How to Curse in Japanese: A Gaijin’s Guide to Japanese Curse Words

How to Curse in Japanese – A List of Japanese Curse Words & Insults

For some reason, a ton of people always want to know how to curse in Japanese or any foreign language for that matter. It’s funny and when you’re in a foreign country and speaking a foreign language, swearing just doesn’t feel as wrong or as vulgar. It’s almost as if it never happened.

I personally have a couple of swear words I overuse, hint, one starts with an F, and the other starts with the letter S. But I never really swore in Japanese, probably because the culture is so polite and reserved that I honestly felt it would be out of place. I’m not much of a potty mouth in that regard.

how to curse in japanese
Shibuya, Tokyo

Prior to writing this article, I asked a good Japanese friend of mine, how to curse in Japanese. I was just curious. I asked her a couple of weeks ago, and I asked her about a year ago. Both times, she pretty much told me the exact same answer: Japanese people don’t swear like they do in English. It’s just not as common. 

Perhaps there’s a generational gap, like someone my age might be unaware of certain slang used by a teenager. But, in general, I don’t think phrases like FU translate with the same kind resonance.

But here’s a list of Japanese curse words and insults that you may want to use in good humor. Also, here’s some favorite and more common slang used from the book Dirty Japanese. If you want to learn more, I suggest buying this book. It’s actually quite insightful into Japanese culture in a snarky kind of way.

I’ve provided a few useful categories, followed by the word or phrase in Japanese, as well the phonetics in English in parentheses.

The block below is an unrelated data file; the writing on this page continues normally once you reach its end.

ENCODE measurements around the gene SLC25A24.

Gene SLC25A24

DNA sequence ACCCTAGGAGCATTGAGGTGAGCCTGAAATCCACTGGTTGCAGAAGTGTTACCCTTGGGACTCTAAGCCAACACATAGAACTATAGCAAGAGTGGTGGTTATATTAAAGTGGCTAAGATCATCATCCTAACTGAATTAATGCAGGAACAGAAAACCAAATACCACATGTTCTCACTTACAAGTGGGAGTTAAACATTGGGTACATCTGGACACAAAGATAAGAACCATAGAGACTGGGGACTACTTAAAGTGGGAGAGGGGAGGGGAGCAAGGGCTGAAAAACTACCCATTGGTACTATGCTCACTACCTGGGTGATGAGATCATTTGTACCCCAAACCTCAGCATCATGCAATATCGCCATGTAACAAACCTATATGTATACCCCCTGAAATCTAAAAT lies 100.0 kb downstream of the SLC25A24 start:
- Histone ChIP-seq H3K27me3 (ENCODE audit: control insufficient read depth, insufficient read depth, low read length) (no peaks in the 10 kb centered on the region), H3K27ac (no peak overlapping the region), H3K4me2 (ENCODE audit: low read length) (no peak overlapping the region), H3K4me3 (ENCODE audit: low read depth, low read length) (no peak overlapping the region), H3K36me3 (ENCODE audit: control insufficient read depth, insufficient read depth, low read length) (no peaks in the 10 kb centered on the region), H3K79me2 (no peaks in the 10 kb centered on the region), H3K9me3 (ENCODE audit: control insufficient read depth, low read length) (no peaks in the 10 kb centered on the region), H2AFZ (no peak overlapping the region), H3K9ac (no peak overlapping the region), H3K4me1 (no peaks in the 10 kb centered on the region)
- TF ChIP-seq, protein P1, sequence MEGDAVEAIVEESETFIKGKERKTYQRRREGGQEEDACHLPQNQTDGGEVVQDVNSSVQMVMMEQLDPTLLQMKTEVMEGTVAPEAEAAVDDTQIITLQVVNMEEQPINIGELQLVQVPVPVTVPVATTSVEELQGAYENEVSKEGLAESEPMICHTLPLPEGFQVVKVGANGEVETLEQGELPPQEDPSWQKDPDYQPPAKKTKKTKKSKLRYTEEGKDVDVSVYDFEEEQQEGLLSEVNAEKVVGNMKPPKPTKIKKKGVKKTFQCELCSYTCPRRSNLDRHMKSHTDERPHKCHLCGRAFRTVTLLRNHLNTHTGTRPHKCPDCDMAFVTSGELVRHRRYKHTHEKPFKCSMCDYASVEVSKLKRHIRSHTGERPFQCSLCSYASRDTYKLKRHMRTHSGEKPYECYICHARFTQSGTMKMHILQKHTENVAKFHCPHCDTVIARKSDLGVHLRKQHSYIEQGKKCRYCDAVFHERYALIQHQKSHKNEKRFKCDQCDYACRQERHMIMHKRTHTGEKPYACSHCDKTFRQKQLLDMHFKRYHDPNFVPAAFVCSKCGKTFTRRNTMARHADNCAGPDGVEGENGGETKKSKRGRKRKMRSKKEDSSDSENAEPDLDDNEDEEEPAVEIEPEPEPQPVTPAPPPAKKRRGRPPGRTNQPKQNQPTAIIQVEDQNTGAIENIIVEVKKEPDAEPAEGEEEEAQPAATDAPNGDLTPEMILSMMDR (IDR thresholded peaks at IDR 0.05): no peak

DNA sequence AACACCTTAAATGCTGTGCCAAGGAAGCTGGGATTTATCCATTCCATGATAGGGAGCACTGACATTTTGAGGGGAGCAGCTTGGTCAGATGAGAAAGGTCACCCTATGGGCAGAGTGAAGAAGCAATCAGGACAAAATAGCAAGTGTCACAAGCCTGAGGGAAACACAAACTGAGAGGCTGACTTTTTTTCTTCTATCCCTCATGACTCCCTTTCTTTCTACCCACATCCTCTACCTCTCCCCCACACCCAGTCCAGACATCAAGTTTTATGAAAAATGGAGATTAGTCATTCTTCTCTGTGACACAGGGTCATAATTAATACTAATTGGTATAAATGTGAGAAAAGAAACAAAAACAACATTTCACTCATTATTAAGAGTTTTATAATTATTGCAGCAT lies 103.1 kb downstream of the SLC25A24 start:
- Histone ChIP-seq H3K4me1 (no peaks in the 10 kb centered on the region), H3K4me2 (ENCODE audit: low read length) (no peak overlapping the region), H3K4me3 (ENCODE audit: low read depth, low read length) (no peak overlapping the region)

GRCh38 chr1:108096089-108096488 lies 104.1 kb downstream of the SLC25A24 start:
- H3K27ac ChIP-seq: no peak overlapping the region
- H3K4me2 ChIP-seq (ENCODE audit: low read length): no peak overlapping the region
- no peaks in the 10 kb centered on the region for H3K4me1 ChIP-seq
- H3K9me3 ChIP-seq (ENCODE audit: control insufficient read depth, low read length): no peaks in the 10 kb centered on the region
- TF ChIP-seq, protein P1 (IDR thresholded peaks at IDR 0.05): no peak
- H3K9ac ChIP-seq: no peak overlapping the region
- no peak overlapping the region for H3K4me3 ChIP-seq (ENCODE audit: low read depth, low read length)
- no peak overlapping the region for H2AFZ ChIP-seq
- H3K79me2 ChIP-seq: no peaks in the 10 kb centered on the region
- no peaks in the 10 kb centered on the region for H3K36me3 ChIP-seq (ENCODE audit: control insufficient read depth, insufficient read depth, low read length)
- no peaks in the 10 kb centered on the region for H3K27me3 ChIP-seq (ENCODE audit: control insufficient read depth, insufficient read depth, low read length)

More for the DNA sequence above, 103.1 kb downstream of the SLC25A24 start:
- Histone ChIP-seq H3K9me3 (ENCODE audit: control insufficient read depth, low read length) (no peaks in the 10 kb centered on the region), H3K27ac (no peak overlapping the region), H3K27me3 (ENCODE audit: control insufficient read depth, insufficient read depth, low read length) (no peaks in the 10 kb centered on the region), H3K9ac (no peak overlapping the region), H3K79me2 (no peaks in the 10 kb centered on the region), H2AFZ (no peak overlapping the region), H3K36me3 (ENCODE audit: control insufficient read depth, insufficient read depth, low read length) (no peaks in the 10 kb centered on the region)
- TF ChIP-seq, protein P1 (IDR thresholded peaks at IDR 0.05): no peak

Japanese Personal Insults & Japanese Curse Words

Gaijin – a foreigner – (guy gin) this word technically isn’t a Japanese swear word, but the term gaijin is more of a derogatory term for foreigners. It’s kinda like saying “that crazy foreigner, look at how they’re acting again!” Generally, when you’re called a gaijin it’s not really a good thing because there’s often condescending judgment behind the term. My friend used to call me a “henna gaijin” all in good humor, but that means weird foreigner. Usually, I did something weird to provoke this, but it’s a widely used term. Gaijin is not a racist term, but it can be insulting though if it’s intended that way. So be aware! I use it to refer to myself sometimes as a clueless foreigner.

Nerd – Otaku (Oh ta kuu) this translates to ‘nerd’, but the kind of nerd you see reading comic books and anime. This is really quite a common word in Japanese and is also used in good humor.

Idiot! – Baka! aho! (baka) This is probably the most common insult.

Asshole – teme (te may)

Prettyboy – ikemen (ee kay men)

Girl – stereotype – gyaru (gya ruu) – now this is a stereotype in Japan, a common one,  but it’s referring to a typical club girl with blonde hair, crazy tan, tons of makeup, barely there shorts, and that kind of thing. 

Japanese Swearing & Rude Expressions 

Ok, here are some more vulgar sayings and bad words in Japanese for those who’d like more verbal ammunition. Again, you shouldn’t use this in public unless you want angry gaijin stares on the train. These are pretty tame though, compared to what you find in Dirty Japanese.

Go to hell – shine (she nay) 

Oh sh*t – yabe (ya bae)

Cool sh*t – omoroi koto (oh mo roy ko toe)

Gross! Mazui (ma zoo ee)

How to Learn Japanese

how to curse in japanese

If you’re more curious about learning Japanese, check out my article on How to Become Fluent in Japanese. Japanese isn’t a difficult language mainly because it’s pretty simple and efficient. The hard part is getting over the psychological barrier of learning a totally foreign writing system and alphabet, which isn’t that hard. But, learning how to curse in Japanese is a great way to start learning a new language.

If you’re heading to Tokyo soon, I highly recommend my book Hidden Tokyo. It’s filled with tons of insights on a range of activities around Tokyo.  It also helps to explain this complex city better by going into over 25 of Tokyo’s most colorful neighborhoods with over 400 pages of pure Tokyo insight. This book promises to take your trip to the next level. 

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